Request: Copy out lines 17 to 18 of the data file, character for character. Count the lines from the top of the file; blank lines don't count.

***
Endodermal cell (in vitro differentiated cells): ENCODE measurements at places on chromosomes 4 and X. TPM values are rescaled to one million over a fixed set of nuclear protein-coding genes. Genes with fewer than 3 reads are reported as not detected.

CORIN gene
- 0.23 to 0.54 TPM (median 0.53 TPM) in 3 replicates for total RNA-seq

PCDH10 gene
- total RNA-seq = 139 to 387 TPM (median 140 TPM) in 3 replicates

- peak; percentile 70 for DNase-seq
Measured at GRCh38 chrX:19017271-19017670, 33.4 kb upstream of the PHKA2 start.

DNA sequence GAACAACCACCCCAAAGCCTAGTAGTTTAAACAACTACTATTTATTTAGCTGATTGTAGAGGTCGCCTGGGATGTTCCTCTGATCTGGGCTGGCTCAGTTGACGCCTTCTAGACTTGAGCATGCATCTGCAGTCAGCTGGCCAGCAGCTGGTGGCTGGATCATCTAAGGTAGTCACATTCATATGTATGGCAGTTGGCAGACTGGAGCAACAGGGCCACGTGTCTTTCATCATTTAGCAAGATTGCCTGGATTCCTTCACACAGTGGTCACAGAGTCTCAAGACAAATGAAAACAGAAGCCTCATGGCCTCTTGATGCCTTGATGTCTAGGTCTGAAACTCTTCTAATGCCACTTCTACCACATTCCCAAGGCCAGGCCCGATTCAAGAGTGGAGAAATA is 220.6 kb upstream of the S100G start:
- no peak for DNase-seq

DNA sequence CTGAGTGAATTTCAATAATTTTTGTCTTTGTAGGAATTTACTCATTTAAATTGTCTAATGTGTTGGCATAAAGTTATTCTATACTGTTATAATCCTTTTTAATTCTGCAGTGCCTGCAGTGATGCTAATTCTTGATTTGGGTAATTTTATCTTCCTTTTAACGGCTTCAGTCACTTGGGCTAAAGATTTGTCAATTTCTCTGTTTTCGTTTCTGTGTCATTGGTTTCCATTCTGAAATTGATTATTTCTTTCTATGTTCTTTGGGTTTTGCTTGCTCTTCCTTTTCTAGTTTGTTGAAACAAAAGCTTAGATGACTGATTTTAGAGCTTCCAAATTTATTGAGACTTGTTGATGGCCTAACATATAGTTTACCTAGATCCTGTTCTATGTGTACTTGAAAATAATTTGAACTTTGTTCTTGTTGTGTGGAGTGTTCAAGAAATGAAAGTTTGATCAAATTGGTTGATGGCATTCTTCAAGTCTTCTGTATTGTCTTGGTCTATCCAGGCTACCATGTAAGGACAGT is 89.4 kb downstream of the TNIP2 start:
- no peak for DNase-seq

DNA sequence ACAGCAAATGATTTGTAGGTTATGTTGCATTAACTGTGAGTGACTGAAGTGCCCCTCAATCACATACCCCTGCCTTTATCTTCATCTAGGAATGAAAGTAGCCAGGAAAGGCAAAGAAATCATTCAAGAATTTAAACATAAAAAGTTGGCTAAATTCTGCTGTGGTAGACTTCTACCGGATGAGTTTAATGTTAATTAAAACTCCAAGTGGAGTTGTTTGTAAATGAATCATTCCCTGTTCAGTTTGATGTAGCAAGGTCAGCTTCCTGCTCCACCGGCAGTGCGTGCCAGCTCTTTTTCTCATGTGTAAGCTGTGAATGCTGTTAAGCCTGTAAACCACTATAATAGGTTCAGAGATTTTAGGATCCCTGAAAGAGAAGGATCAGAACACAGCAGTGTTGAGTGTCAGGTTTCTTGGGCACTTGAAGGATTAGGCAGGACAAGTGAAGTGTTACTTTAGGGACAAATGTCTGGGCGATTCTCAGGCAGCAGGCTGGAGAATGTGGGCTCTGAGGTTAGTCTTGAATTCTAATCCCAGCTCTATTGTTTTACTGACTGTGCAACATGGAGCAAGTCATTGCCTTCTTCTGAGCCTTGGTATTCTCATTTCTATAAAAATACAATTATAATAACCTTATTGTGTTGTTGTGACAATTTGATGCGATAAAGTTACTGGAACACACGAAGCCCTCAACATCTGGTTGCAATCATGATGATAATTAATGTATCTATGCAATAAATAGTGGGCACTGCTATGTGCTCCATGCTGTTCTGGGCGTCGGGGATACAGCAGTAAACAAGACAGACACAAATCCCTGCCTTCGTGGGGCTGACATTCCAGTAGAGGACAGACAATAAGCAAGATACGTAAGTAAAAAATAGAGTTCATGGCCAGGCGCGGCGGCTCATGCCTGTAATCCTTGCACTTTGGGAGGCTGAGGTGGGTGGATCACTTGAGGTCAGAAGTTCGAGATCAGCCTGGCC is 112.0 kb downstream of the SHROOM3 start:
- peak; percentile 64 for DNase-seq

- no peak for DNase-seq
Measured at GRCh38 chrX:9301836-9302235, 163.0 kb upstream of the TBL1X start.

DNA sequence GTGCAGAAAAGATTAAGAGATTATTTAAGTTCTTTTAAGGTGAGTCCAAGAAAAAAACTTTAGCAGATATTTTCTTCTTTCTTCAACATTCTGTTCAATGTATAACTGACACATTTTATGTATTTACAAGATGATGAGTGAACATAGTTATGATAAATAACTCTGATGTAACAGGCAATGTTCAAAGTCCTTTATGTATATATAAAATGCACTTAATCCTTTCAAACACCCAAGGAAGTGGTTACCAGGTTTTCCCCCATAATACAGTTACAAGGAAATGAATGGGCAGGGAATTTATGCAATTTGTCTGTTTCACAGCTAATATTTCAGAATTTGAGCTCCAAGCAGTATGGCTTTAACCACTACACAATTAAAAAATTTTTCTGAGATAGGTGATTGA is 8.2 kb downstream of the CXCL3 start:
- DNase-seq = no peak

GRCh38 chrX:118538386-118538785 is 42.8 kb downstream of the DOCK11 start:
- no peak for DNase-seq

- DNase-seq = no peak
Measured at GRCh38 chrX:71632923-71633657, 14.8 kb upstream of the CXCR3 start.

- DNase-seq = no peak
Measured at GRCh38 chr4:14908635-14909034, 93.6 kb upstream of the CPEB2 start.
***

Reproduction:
- DNase-seq = no peak

GRCh38 chrX:118538386-118538785 is 42.8 kb downstream of the DOCK11 start: